Jules Mansaly, a Senegalese author with a PhD in linguistics, was awarded a grant for spring 2023 under the University of Helsinki’s Africa mobility programme.
Mansaly’s passion is writing.
“By writing, I connect my researcher identity to my lived experiences. Knowledge about Africa is still often created by outsiders, on the basis of Eurocentric notions and colonialism,” says Mansaly, who goes by the pen-name Jules Ndotty.
Mansaly’s writing is not limited to specific themes or geographical areas. Rather, it encompasses several spaces.
“For instance, my latest book focuses on the Covid experience.”
A learning and book centre in Samine
According to Mansaly, books remain viable and powerful tools that support learning about, preparing for and facing the diverse challenges of humanity.
As a cultural activist, Mansaly has established a learning and book centre in Samine, a border town between Senegal and Guinea-Bissau. The centre is aimed at providing local residents with access to books and developing multilingual literacy skills among teachers and pupils.
A research visit to African studies at the City Centre Campus
Jules Mansaly was admitted to the new Africa Early Career Mobility Programme at the University of Helsinki.
During his visit to Finland until the end of May 2023, Mansaly is collaborating with Professor of African Studies Friederike Lüpke. Together they are cultivating project ideas related to multilingualism in education, particularly teaching and learning methods in multilingual environments.
During his visit, Mansaly will give lectures on his research and authorship.
“In addition, Professor Lüpke and I are working on a grant application for a multilingual education project encompassing Mali, the Gambia and Senegal, in cooperation with the University of the Gambia, the UNESCO office in Mali and the LILIEMA association in Senegal. We focus on teacher training and inclusive multilingual teaching in these extremely multilingual West African countries, but also in Finland,” Mansaly says.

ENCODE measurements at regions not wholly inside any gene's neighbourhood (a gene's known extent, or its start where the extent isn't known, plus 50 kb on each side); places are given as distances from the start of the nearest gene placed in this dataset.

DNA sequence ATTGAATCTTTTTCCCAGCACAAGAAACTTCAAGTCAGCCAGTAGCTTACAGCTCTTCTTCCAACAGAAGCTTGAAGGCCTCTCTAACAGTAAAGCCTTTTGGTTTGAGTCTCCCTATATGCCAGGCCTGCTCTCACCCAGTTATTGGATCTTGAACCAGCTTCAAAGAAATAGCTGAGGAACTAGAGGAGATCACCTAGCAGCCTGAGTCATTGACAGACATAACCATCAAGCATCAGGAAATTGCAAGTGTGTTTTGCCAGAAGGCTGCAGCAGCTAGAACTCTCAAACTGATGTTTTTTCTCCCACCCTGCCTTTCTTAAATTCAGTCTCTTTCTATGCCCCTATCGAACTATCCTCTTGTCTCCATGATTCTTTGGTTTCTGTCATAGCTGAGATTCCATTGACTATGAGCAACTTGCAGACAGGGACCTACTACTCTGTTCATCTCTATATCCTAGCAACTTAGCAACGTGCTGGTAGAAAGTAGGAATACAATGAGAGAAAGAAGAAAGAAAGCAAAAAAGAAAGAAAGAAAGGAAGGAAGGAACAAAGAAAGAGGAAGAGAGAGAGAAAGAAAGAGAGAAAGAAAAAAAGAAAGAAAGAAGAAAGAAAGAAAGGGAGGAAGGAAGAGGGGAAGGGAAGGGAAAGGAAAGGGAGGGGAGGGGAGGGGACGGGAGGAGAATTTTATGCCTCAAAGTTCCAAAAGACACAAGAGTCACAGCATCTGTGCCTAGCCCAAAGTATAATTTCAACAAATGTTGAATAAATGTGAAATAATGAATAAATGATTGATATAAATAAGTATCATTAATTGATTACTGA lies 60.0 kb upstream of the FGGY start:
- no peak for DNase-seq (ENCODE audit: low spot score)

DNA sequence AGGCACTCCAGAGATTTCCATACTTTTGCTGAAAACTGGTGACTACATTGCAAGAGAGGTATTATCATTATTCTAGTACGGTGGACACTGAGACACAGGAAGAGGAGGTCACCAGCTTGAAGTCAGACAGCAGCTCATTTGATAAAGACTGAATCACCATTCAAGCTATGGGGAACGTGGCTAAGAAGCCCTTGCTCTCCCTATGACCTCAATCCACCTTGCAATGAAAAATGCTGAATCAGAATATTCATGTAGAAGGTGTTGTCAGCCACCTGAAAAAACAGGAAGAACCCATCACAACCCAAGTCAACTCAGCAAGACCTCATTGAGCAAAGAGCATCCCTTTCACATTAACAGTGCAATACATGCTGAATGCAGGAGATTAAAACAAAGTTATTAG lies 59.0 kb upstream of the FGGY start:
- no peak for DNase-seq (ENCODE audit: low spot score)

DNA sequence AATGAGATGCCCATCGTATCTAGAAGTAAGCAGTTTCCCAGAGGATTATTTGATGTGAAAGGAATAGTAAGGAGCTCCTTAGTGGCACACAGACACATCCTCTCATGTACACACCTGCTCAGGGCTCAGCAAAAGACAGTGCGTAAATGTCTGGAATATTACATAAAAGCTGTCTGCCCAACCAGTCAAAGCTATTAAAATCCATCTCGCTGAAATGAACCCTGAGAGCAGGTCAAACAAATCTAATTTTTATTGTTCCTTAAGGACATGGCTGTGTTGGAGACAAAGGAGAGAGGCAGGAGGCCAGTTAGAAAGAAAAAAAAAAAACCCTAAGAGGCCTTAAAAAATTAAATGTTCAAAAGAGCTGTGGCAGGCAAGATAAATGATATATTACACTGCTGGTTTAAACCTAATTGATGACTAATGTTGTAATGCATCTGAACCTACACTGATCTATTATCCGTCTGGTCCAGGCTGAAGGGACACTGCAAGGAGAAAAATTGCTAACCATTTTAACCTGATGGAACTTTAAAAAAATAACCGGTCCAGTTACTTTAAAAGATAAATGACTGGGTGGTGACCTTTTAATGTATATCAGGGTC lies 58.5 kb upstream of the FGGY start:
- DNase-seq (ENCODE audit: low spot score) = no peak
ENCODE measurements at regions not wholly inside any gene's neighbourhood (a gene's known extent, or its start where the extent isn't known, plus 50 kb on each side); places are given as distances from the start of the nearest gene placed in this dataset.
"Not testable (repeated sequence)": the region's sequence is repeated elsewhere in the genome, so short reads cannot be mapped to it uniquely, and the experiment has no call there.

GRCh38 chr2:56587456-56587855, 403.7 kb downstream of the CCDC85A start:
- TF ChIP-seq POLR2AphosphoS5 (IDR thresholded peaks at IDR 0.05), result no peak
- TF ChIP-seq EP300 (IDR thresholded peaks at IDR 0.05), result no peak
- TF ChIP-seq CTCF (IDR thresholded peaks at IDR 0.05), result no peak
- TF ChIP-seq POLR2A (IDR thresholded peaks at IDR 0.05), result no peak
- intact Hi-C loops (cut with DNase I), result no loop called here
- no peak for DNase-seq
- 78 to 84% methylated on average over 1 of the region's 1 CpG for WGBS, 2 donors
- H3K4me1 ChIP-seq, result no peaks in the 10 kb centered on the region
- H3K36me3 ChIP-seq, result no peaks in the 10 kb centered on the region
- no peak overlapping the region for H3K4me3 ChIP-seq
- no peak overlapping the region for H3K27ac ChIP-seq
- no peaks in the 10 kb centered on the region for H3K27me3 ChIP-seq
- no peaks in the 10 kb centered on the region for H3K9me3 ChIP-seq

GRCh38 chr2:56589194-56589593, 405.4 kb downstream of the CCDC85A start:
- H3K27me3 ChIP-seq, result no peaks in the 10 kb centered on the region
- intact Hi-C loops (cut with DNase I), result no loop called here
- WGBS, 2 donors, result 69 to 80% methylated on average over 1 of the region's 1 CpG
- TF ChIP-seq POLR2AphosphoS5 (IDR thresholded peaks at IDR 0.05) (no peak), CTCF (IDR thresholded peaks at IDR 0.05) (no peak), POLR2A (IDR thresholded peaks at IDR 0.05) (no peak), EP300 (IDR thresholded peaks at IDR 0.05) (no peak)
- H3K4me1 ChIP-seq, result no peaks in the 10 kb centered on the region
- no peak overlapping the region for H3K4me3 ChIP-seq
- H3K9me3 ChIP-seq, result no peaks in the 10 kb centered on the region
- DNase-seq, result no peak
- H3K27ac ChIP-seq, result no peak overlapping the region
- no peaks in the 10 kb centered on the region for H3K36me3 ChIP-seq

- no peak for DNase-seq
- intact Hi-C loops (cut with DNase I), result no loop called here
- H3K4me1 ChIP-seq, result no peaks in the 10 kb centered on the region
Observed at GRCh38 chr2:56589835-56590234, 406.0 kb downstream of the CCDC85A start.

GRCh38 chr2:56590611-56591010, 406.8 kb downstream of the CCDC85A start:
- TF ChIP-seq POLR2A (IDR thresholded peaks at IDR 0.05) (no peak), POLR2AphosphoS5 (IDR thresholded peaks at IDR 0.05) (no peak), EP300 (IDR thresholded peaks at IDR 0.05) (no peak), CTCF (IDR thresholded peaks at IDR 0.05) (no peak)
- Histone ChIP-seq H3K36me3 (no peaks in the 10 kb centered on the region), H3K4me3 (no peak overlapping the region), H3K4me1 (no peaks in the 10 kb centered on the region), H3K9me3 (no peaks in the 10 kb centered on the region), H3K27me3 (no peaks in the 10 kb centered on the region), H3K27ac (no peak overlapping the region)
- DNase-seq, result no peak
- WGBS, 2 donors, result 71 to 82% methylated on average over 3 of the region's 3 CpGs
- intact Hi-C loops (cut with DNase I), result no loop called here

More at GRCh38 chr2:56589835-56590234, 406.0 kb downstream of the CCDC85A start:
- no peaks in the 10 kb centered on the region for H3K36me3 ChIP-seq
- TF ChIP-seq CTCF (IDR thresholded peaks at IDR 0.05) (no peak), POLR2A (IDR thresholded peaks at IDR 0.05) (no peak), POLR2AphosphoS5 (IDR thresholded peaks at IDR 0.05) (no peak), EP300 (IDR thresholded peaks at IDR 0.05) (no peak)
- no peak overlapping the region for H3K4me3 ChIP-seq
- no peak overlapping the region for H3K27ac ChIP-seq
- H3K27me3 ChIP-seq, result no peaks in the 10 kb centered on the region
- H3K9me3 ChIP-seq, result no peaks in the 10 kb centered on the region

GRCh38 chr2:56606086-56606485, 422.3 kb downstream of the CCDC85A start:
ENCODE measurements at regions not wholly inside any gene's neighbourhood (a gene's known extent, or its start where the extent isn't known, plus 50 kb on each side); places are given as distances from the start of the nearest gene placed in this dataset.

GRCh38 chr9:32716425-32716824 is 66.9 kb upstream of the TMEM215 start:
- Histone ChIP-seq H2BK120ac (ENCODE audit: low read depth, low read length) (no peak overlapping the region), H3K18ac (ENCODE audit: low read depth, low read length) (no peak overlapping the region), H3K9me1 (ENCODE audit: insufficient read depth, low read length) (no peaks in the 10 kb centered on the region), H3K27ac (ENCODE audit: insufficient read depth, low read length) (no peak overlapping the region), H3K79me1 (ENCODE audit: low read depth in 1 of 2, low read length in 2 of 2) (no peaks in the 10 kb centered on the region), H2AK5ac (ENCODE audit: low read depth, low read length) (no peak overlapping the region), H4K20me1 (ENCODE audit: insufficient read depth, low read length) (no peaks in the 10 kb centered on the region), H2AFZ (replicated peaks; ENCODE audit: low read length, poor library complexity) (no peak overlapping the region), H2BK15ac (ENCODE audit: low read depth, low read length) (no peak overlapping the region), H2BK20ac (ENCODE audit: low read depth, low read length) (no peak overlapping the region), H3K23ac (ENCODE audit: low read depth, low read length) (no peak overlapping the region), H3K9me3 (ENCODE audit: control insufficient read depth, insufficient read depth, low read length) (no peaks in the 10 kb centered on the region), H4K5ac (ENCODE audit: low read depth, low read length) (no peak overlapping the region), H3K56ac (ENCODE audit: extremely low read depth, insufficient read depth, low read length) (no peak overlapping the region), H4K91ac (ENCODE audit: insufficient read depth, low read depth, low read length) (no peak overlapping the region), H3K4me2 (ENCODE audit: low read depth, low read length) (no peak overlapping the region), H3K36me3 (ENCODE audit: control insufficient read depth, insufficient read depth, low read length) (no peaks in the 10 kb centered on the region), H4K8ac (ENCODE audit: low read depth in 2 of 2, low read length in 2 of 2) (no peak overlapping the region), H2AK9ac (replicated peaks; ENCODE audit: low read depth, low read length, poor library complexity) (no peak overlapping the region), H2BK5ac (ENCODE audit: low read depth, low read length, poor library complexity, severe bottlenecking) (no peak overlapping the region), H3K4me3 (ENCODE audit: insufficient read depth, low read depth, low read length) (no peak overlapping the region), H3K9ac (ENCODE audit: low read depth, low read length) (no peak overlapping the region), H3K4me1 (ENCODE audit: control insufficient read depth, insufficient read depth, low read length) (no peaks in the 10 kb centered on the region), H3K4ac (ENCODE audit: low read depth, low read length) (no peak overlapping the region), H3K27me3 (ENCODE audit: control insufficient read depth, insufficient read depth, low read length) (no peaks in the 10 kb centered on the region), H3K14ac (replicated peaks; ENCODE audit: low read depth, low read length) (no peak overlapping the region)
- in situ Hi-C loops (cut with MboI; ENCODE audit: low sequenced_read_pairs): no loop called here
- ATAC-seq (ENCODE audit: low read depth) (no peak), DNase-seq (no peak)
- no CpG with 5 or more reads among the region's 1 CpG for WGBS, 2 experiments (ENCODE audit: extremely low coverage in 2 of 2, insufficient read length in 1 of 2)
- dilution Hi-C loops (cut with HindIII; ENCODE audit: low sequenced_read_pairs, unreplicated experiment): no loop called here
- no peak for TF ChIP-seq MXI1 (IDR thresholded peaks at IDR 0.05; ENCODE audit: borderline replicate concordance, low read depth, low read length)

What is LILIEMA?
Together with local activists as well as researchers from Senegal and Europe, Friederike Lüpke has designed a teaching and learning programme entitled Language-independent literacies for inclusive education in multilingual areas LILIEMA, which can be adapted to any multilingual environment.
In Mali and the Gambia, school curricula have featured bilingual and multilingual teaching, offering some of the country’s national languages in addition to the official languages (English in the Gambia and French in Mali) dating back to colonialism.
“We want to develop ways to include these languages and multilingualism in school curricula. At the moment, teachers are not trained in the national languages they teach or in multilingual education, nor have they personally learnt these languages officially in school. Therefore, they have no experience of reading and writing them.”
The LILIEMA programme helps in this. Instead of ordering languages hierarchically and teaching them separately, or providing literacy in a single language, LILIEMA has developed a technique based on current West African grass-roots practices that have been formed around key written languages.